“It was a bubble,” Stephen Roach, chairman of Morgan Stanley Asia Ltd., said in an interview Nov. 13. The last one was in the early 1970s when “you had the same type of global growth boom that we’ve had in the last 4 1/2 years,” he said. “The boom has gone to bust. The global economy is growing at 2 to 2.5 percent, less than half the pace we’ve been running at.”

Slowing Output

China faces a “formidable challenge,” Mu Hong, a top planning official, said on Nov. 14. Export growth and inflation slowed in October. Industrial output grew at the slowest pace in seven years and money supply expanded by the least since 2005.

Steel output in China, producer of a third of the world’s supply, dropped 9.1 percent in September, the Brussels-based World Steel Association said on Oct. 22. Power production fell in October from a year earlier, the first decline since February 2005, the China Securities Journal said on Nov. 7.

“We are in a period of very severe production cuts as mid- stream industries such as steel reduce both raw-material and product stocks, with massive reverberations through raw-material markets,” Macquarie said Nov. 10.

China pledged “fast and heavy-handed investment” in housing and infrastructure through 2010 and a “relatively loose” monetary policy in a plan unveiled Nov. 9. The package offered funding for housing, infrastructure, railways, power grids, social welfare and rebuilding. The country plans thousands of kilometers of highways and railroads as it speeds development of its resource-rich western regions.

Seeking the Bottom

“The Chinese are very pragmatic,” said Richard Elman, chief executive officer of Hong Kong-based Noble Group Ltd., a supplier of iron ore, coffee and grains. “They will revitalize the economy. We’ve seen a leveling of steel prices internationally. We’re encouraged that the bottom may be here,” he said in an interview on Nov. 11.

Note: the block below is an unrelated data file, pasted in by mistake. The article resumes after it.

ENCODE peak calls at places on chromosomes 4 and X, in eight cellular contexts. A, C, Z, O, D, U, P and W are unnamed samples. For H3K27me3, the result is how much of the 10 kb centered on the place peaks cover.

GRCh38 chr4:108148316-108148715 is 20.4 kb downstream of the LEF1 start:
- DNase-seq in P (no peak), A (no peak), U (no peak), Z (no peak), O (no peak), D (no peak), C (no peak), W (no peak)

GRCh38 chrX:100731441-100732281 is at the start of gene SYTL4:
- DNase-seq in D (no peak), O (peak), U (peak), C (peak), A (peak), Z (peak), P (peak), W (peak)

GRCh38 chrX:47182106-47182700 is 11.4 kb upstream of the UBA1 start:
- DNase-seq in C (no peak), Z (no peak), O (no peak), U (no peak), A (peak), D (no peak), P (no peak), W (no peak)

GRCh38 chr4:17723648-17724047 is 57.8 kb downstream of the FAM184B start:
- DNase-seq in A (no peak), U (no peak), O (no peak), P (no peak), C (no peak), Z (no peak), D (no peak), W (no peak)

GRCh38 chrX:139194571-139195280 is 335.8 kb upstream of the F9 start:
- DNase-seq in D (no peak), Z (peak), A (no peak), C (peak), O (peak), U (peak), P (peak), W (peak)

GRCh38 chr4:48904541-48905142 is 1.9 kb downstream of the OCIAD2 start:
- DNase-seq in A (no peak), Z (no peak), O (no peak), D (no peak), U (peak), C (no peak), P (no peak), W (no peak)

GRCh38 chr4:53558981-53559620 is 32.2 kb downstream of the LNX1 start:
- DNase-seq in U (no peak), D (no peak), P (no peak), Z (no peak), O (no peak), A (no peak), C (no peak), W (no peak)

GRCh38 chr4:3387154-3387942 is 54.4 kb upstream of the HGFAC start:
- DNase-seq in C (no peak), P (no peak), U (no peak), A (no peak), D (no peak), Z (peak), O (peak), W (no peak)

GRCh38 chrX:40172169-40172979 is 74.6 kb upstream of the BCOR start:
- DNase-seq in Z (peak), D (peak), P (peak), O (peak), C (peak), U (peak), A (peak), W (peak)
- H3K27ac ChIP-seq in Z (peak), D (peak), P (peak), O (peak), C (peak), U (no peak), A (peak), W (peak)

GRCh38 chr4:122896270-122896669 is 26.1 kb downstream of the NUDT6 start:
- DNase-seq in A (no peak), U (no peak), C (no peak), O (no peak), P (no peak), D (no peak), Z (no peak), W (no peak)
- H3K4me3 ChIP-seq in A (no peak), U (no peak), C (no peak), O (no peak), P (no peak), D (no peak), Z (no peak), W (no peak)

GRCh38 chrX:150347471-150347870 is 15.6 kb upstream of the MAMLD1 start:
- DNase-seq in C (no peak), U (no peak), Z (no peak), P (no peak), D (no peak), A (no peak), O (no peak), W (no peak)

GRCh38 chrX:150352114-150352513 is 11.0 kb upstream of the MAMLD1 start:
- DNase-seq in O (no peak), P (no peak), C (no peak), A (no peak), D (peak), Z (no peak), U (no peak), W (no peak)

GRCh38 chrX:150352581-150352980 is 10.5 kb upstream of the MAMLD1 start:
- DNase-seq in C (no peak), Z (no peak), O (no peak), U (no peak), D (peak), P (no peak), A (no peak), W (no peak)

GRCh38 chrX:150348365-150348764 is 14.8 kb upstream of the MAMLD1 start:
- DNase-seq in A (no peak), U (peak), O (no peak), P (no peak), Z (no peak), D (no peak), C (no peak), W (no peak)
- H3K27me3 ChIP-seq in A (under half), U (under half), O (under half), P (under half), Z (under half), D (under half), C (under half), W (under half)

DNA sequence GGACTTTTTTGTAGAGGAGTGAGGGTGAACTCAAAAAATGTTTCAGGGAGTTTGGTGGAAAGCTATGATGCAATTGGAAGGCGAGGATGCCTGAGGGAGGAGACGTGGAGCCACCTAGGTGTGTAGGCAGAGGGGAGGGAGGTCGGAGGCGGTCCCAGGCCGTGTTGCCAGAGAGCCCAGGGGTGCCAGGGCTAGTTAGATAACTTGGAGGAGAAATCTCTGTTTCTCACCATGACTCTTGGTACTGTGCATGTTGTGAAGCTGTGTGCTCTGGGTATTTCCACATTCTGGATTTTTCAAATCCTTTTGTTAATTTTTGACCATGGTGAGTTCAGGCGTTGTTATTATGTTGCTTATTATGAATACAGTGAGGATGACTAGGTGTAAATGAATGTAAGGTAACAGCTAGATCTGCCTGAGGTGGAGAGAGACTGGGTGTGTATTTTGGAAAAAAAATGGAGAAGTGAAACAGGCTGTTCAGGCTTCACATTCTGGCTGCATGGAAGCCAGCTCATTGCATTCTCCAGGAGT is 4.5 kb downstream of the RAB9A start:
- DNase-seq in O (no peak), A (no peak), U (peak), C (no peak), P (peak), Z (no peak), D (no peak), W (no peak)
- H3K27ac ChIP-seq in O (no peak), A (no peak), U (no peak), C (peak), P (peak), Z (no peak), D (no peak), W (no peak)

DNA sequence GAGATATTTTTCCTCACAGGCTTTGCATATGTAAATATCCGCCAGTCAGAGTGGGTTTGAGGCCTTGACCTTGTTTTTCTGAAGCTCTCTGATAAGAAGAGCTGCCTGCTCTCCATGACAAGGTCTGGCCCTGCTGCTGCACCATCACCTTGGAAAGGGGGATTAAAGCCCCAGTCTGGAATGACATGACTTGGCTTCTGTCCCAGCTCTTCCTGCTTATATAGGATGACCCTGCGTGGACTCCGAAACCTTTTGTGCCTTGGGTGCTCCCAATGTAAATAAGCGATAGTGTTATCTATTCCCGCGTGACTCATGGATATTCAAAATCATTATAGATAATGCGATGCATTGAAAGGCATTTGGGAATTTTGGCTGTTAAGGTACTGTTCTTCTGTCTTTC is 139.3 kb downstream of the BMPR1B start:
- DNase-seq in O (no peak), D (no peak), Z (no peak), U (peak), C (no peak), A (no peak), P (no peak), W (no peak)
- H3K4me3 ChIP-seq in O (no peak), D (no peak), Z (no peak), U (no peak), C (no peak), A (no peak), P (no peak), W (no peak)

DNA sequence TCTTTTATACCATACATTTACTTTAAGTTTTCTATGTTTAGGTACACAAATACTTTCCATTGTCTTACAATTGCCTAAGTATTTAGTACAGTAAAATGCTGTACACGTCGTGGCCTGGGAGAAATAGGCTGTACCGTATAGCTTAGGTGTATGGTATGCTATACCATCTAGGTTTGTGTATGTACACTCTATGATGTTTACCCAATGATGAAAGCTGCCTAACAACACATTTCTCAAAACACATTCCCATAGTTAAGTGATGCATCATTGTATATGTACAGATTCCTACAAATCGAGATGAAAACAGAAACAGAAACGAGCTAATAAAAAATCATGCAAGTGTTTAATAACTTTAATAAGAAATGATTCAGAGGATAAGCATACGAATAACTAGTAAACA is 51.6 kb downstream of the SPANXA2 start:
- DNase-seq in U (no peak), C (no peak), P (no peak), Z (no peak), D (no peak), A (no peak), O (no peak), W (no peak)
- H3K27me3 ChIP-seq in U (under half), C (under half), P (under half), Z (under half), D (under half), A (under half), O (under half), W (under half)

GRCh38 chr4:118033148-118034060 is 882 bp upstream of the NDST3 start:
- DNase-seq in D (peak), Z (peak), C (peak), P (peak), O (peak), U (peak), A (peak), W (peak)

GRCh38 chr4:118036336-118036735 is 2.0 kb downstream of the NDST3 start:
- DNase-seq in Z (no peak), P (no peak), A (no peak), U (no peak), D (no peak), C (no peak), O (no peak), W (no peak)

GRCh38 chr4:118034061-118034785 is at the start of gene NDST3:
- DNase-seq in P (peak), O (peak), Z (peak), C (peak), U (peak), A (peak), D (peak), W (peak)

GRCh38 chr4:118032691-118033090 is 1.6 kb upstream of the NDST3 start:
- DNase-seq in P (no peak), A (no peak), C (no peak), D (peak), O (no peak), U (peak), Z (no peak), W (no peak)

More money is being pumped into second-tier cities, Robert Theleen, chairman and co-founder of investment capital firm ChinaVest Ltd., said in a Bloomberg Television interview on Oct. 29. As China’s economy slows, more factories will shut, unemployment will climb and people will return to the countryside.

“Those are the issues that are going to cause indigestion in Beijing,” he said.

US Slump

Industrywide U.S. auto sales fell for the 12th straight month in October, extending the longest slide in 17 years and hurting demand for metals. October total sales dropped to 838,156 from 1.23 million, according to Autodata Corp.

General Motors Corp. said this month it may run short of funds before the end of the year and Chrysler LLC said survival would be difficult without aid.

Moody’s reports that companies that are close to bankruptcy are at the highest level since 2002. The fact is that they’re going to far exceed the record of the past ten years.

The number of companies at risk of running out of cash reached the highest level since 2002 in October as job losses and tightening credit weakened consumer spending, according to Moody’s Investors Service.

The percentage of companies with an SGL-4 rating, Moody’s lowest level of liquidity rating, rose to 14 percent last month from 12.6 percent in September, the highest since the index was designed in 2002.